Seed - cooked. The seed can be ground into a flour and used as a cereal in making bread, porridge etc
Malt is obtained by sprouting and roasting the seed, then boiling the seed. The resulting liquid is a sweet substance that is used in making beer and as a food. The longer the seed is roasted, the darker this liquid will be.
The roasted (unsprouted) seed is used as a coffee and a salt substitute
The stems, after the seed has been harvested, have many uses. They are a source of fibres for making paper, a biomass for fuel etc, they can be shredded and used as a mulch
Barley grain is an excellent food for convalescence, either in the form of porridge or as a decoction of the seed. It is soothing to the throat and provides easily assimilated nutrients
. It can also be taken to clear catarrh. Its demulcent properties soothes inflammation of the gut and urinary tract
. It is commonly given to children suffering minor infections or diarrhoea and is particularly recommended as a treatment for feverish states and in catarrhal affections of the respiratory and urinary organs
. Made into a poultice, the seed is an effective remedy for soothing and reducing inflammation in sores and swellings
Modern research has shown that barley may be of aid in the treatment of hepatitis, whilst other trials have shown that it may help to control diabetes
. Barley bran may have the effect of lowering blood cholesterol levels and preventing bowel cancer
Seed - sow in situ in March or October and only just cover the seed. Make sure the soil surface does not dry out if the weather is dry. Germination takes place within 2 weeks.
Practical Plants is currently lacking information on propagation instructions of Hordeum distichon. Help us fill in the blanks! Edit this page to add your knowledge.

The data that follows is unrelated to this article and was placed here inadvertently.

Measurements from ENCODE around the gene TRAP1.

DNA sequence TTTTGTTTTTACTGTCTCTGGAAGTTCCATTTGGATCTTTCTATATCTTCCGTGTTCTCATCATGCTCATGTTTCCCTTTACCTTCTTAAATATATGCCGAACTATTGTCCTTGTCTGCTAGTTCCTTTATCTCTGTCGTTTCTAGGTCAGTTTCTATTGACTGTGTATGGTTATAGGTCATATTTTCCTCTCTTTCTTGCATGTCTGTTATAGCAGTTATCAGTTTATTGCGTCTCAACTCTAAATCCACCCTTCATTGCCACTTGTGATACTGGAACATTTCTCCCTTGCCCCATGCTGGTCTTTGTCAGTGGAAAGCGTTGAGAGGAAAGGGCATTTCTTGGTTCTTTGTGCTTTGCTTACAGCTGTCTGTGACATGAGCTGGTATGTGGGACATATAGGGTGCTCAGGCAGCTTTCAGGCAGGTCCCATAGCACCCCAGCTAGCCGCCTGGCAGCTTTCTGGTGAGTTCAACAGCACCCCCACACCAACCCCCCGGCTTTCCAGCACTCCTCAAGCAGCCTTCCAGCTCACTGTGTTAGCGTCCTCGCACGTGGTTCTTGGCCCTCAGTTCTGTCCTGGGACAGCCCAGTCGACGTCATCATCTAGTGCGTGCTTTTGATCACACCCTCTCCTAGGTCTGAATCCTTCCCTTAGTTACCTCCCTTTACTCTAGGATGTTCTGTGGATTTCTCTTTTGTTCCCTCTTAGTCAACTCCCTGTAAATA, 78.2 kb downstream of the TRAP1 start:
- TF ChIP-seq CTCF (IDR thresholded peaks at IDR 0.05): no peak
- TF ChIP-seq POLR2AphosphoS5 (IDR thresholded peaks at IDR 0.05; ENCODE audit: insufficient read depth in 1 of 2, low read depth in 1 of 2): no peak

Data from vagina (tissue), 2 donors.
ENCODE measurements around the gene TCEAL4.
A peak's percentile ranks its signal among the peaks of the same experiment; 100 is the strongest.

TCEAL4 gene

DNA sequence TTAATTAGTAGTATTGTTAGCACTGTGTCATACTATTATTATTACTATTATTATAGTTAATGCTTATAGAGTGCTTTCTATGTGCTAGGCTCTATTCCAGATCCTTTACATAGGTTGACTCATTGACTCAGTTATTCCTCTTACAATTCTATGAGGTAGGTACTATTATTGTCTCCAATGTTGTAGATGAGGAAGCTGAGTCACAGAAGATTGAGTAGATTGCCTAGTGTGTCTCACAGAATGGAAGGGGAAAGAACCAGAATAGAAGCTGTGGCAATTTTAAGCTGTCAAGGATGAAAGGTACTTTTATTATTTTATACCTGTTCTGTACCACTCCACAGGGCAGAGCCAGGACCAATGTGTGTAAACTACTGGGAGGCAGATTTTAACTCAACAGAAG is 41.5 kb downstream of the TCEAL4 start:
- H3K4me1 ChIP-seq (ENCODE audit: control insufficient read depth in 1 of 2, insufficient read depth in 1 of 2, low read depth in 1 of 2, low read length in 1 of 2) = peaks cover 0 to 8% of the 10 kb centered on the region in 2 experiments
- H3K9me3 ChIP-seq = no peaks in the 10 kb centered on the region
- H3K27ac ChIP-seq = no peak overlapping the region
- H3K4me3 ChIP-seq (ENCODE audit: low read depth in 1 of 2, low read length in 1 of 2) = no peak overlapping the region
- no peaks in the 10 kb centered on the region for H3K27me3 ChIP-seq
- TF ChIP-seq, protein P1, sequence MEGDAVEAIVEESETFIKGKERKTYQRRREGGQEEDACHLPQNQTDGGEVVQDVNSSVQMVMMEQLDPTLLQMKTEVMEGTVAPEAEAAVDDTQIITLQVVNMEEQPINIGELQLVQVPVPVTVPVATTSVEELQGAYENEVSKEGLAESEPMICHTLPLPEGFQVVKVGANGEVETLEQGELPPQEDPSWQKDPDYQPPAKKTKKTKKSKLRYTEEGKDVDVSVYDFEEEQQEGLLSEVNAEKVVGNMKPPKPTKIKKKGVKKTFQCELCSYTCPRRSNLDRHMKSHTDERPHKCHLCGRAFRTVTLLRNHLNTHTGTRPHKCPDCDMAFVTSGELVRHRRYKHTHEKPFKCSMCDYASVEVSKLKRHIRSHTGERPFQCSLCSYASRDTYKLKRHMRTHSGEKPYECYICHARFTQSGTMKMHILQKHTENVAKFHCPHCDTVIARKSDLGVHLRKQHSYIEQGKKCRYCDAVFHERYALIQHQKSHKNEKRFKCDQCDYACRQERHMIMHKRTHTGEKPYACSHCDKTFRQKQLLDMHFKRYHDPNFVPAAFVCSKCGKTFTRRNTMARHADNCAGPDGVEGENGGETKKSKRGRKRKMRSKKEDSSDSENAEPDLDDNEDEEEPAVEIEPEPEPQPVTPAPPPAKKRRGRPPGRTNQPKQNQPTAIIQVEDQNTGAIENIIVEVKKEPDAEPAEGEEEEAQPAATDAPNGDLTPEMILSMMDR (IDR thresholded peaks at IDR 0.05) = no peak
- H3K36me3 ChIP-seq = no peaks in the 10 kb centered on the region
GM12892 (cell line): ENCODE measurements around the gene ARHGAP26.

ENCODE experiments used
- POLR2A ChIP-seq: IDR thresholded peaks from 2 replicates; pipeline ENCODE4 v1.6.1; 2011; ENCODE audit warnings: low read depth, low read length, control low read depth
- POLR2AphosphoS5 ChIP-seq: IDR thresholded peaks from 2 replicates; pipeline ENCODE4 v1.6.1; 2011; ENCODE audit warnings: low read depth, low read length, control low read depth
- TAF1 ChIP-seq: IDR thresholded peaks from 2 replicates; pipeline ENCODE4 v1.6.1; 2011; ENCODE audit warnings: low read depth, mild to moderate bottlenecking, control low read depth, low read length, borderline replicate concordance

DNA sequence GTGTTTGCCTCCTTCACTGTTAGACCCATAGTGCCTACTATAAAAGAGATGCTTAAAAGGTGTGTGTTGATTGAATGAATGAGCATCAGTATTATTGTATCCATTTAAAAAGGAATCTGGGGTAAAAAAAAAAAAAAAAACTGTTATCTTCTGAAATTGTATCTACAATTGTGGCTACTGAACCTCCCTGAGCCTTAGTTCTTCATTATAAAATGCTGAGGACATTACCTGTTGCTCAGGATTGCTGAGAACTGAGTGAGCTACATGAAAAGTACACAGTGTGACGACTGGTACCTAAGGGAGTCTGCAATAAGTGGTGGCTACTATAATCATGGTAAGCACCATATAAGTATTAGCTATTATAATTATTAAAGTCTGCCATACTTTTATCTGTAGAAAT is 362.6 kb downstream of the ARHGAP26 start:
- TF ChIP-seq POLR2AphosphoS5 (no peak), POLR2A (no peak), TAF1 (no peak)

Succeeds in most soils and in climates ranging from sub-arctic to sub-tropical
. Easily grown in light soils
Widely cultivated in temperate zones, especially in cooler or moister areas, for its edible seed
. There are many named varieties. This species is sometimes considered to be no more than a sub-species of H. vulgare
Problems, pests & diseases
Associations & Interactions
There are no interactions listed for Hordeum distichon. Do you know of an interaction that should be listed here? edit this page to add it.
Polycultures & Guilds
There are no polycultures listed which include Hordeum distichon.
This table shows all the data stored for this plant.
Material uses & Functions
Native Climate Zones
Adapted Climate Zones
Native Geographical Range
Root Zone Tendancy
? 1.01.11.21.3 F. Chittendon. RHS Dictionary of Plants plus Supplement. 1956 Oxford University Press (1951-00-00)
? 2.02.12.22.32.42.5 Grieve. A Modern Herbal. Penguin ISBN 0-14-046-440-9 (1984-00-00)
? 3.03.1 Harrison. S. Wallis. M. Masefield. G. The Oxford Book of Food Plants. Oxford University Press (1975-00-00)
? 4.04.14.24.3 Uphof. J. C. Th. Dictionary of Economic Plants. Weinheim (1959-00-00)
? 5.05.1 Carruthers. S. P. (Editor) Alternative Enterprises for Agriculture in the UK. Centre for Agricultural Strategy, Univ. of Reading ISBN 0704909820 (1986-00-00)
? 6.06.16.26.3 Hill. A. F. Economic Botany. The Maple Press (1952-00-00)
? 7.07.17.27.22.214.171.124 Chevallier. A. The Encyclopedia of Medicinal Plants Dorling Kindersley. London ISBN 9-780751-303148 (1996-00-00)
? Grounds. R. Ornamental Grasses. Christopher Helm ISBN 0-7470-1219-9 (1989-00-00)
? 9.09.1 ? Flora Europaea Cambridge University Press (1964-00-00)
? Usher. G. A Dictionary of Plants Used by Man. Constable ISBN 0094579202 (1974-00-00)
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